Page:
PayPal and Respond to the POODLE Vulnerability: Blog Update

We’ve taken every precaution to protect Miva users from the POODLE vulnerability and now PayPal and have a few things to say to the businesses reliant on SSLv3. The following information is for those of you that are not hosted with Miva. On October 24th 2014, PayPal came out with a statement asking SSLv3 users to disable the possibly tainted Secure Sockets Layer. To help streamline the process and to protect your internet business from harm PayPal put together a comprehensive Merchant Response Guide. The guide will walk you through all the steps needed to secure your site from the security vulnerability POODLE.  Click here to get started. has released a similiar statement, saying “ itself is not vulnerable to POODLE, but we are making changes to our systems to assure that we are providing our merchants and their customers with the highest degree of sucurity possible.” – email correspondence October 28th, 2014.

On Novermber 4th, 2014 will be disabling the use of SSLv3. This means any merchants using SSLv3 will no longer be able to process transactions. To ensure your site from being affected by the disabling, has asked that you contact your shopping cart solutions provider. Remember this does not include those of you operating on Miva as we have already resolved the issue.

Click here for more information from or read on to learn about the POODLE Vulnerabilty and Miva. Blog oroginally posted on October 17th, 2014.


The POODLE has left the building. No, don’t be sad, it’s not the fluffy four-legged kind, it’s the slimy, sneak attack hijacking kind. Yes, yet another security “bug” or dog in this case, is causing slightly less panic than “Shellshock” but still requires precautions.

The security hole was discovered by three Google security researchers, in a basic protocol used for encrypting web traffic. The Padding Oracle on Downgraded Legacy Encryption – POODLE affects SSLv3 or version 3 of the Secure Sockets Layer protocol, a function used to encrypt traffic between a browser and a website, or a user’s email client and mail server.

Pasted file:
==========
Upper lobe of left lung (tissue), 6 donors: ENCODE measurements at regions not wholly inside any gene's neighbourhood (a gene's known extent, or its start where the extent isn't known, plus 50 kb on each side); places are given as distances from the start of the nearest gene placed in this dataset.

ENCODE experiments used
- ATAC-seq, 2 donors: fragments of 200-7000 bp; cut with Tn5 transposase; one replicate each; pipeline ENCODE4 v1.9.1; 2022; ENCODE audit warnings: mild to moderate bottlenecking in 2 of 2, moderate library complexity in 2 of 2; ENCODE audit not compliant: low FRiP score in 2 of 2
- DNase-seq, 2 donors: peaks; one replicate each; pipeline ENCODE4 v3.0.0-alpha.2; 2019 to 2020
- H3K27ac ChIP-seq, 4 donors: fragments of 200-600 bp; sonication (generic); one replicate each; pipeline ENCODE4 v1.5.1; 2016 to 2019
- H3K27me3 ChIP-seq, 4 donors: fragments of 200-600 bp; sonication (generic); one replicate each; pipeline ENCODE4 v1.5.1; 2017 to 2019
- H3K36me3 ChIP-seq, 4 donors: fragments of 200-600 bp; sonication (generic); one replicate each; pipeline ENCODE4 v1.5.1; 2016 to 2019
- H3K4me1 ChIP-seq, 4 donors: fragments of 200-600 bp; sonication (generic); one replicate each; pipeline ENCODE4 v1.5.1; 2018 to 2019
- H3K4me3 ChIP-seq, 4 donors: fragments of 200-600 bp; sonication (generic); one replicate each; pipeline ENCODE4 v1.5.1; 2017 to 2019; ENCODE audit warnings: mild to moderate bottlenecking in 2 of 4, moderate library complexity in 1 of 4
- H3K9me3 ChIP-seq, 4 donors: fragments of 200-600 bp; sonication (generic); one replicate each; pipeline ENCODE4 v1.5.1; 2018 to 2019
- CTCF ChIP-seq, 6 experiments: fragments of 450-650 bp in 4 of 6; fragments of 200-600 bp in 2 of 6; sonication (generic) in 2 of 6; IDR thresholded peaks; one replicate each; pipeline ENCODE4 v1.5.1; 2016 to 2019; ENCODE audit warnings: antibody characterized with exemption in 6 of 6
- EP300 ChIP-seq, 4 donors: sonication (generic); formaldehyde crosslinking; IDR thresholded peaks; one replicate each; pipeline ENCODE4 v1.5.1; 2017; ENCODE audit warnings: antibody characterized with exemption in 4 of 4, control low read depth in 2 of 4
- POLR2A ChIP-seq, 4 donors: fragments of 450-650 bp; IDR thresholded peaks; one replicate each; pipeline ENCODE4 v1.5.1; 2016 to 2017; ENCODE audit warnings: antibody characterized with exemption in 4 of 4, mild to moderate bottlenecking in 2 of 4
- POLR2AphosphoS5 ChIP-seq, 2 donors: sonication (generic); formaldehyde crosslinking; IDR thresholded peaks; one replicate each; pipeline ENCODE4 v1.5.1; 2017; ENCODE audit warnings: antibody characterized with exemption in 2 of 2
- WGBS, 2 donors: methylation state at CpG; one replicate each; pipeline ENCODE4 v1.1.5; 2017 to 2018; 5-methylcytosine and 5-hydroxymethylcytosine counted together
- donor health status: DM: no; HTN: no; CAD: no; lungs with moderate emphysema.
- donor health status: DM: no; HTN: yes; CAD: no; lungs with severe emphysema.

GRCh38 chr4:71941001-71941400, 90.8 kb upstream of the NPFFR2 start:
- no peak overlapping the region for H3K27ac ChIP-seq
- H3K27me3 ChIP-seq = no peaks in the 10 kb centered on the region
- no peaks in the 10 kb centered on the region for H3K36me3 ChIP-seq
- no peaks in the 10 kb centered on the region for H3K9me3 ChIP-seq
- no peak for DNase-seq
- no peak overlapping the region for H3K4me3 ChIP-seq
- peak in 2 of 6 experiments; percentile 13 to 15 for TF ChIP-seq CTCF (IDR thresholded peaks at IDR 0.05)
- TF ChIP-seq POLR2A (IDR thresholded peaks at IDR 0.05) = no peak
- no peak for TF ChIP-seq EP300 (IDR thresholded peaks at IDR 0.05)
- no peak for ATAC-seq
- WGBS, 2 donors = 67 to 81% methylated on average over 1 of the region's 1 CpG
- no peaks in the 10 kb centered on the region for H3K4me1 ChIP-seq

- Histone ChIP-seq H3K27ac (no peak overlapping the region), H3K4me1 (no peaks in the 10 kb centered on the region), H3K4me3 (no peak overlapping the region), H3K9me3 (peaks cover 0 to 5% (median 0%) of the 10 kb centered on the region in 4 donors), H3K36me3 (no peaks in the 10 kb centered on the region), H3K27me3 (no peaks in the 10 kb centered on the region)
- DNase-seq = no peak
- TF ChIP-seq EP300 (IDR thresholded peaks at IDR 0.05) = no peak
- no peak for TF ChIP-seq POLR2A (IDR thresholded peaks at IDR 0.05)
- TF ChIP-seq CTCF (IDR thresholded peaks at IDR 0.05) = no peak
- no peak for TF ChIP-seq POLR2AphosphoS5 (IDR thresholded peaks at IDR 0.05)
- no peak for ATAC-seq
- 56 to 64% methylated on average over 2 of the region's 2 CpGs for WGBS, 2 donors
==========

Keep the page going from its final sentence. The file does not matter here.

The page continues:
POODLE attacks javascript and the attacker has to be on the same network as you, thus making the vulnerability less severe than its predecessors. Eliminating an attack from happening remotely means that the real threat is on any shared network–example, the abundant, around-the-clock, always-in-demand Starbucks Wi-Fi.

POODLE does not contain the capabilities to hack on your personal computer, “but POODLE could allow an attacker to hijack and decrypt the session cookie that identifies you to a service like Twitter or Google, and then take over your accounts without needing your password.” Blog Post – Wired Magazine 10.14.14

To avoid POODLE from attacking your network, Google’s security team has recommended that systems administrators simply turn off support for SSLv3. We have resolved the issue by disabling SSLv3 so anyone hosted with Miva can rest assured. Anyone not hosted with Miva should contact their administrators and ask that they follow suit. Those of you running old versions of the Miva Engine 5.16 and lower will need to upgrade to the latest engine release, which we’ve done for all of our hosting clients already.

To learn more about POODLE click any of the recourses below.